On July 1, 2011, the European Union Directive on Alternative Investment Fund Managers (the “Directive”) was published in the Official Journal of the European Union after several months of delay. While the Directive was released in final form on May 13, 2011 and approved by the European Union Council on May 27, 2011, publication in the Official Journal makes the Directive official and triggers Member States’ two year period with which to comply. The Directive took effect 20 days after publication and each Member State has until July 22, 2013 to pass the Directive into national law.

In addition, on July 13, the European Securities and Markets Authority (“ESMA”) responded to a request from the European Commission to provide to it advice on implementing the Directive (the “Draft Advice”). ESMA has requested response to its consultation paper by September 13, 2011, and it intends to finalize its advice to the Commission by November 16, 2011. Additionally, ESMA will hold an opening hearing on its Draft Advice on September 2, 2011 in Paris.

ESMA’s consultation paper covers three areas:

  • General provisions, authorization, and operating conditions – issues including which managers fall under the Directive and how assets under management are calculated for these purposes, initial capital and seed money, conflicts of interest, risk management, investment in securitization positions, valuation, delegation of manager functions and organizational requirements
  • Depositaries – governance of depositaries to alternative investment funds, appointment of the depositary, duties of a depositary, depositary liability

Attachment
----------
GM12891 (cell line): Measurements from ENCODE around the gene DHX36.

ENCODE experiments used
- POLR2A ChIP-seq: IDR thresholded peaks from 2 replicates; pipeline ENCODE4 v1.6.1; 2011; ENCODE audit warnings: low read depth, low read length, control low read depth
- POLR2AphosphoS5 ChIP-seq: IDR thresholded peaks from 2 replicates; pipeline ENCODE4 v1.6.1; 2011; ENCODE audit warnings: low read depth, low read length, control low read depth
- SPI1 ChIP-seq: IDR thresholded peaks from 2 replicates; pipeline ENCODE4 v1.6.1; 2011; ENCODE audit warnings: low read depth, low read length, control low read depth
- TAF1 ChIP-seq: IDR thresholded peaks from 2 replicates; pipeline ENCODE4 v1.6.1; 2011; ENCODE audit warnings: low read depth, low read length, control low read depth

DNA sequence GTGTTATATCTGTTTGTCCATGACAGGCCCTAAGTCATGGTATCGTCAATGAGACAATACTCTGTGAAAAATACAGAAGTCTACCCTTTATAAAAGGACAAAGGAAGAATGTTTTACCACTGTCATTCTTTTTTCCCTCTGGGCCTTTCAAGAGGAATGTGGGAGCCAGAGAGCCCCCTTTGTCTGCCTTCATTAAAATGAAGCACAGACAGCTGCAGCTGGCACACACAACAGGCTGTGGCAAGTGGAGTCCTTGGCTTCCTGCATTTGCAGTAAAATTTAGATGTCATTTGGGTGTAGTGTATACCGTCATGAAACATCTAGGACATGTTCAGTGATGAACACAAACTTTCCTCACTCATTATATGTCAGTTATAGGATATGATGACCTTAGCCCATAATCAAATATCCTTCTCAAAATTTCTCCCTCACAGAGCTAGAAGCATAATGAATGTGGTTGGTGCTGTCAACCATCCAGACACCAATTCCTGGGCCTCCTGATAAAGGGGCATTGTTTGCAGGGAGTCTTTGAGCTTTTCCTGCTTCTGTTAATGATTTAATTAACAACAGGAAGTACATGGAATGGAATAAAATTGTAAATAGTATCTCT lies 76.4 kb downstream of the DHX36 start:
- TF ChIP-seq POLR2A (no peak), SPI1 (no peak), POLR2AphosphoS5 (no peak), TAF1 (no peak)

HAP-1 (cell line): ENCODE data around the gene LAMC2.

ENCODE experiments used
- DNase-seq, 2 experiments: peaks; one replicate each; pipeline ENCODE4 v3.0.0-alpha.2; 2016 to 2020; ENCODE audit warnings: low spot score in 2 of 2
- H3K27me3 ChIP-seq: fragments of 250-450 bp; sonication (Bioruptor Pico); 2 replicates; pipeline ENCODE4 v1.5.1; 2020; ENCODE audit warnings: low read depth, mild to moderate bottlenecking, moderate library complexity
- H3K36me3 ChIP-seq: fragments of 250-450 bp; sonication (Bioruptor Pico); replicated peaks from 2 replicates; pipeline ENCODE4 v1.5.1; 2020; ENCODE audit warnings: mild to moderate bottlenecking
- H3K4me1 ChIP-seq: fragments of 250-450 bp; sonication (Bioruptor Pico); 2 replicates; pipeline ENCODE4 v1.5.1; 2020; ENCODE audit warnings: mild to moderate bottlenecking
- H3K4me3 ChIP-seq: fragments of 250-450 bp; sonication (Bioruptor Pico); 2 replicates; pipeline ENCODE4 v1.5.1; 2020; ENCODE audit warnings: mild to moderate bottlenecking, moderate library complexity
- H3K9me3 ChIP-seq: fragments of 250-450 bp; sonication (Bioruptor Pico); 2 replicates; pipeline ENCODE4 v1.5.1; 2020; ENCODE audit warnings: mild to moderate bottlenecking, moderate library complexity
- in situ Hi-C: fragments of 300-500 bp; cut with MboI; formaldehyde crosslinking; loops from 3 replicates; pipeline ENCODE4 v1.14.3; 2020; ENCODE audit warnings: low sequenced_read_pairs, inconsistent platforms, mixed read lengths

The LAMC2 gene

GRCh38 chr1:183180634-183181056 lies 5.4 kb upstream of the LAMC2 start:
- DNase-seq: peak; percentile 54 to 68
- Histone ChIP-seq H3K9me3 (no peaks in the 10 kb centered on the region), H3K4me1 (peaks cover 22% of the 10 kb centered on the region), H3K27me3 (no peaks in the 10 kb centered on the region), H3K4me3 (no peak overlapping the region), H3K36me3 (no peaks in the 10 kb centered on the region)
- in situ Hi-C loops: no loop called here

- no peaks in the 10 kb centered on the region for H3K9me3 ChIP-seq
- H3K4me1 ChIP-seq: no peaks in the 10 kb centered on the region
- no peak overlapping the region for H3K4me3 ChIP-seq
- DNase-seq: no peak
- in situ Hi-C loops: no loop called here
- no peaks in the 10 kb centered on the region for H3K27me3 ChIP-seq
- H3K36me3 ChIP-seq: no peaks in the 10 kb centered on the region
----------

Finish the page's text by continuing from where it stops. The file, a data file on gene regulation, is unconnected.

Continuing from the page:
• Transparency requirements and leverage – including the definition of leverage and methods of calculation, the content and format of the annual report to be prepared by the manager, disclosure to investors, the use of information by competent authorities, and limits on leverage

The Draft Advice tries to align the requirements with respect to general operation conditions with existing provisions in previous directives which cover retail funds.

The rules governing depositaries have been the subject of much political scrutiny, and the Directive delegates authority to the European Commission to issue more detailed rules on the subject. ESMA is consulting on whether custodians should be liable for the actions of their sub-custodians, and on the role of the custodian in overseeing its sub-custodians, including prime brokers when they are holding collateral.

ESMA’s paper also highlights the Directive’s goal of increasing transparency of managers to both regulators and investors. One part of this section that may be contentious is the disclosure of fees in the annual report. Significantly, ESMA has proposed that all managers be required to make quarterly reports to the authorities.

The fourth area that ESMA will address in the future is supervision. However, these measures are less urgent because they relate to the introduction of a passport for third country entities, which will not be operational until at least July 2015. Thus, this advice will come in a separate consultation letter to be published for comment later this summer.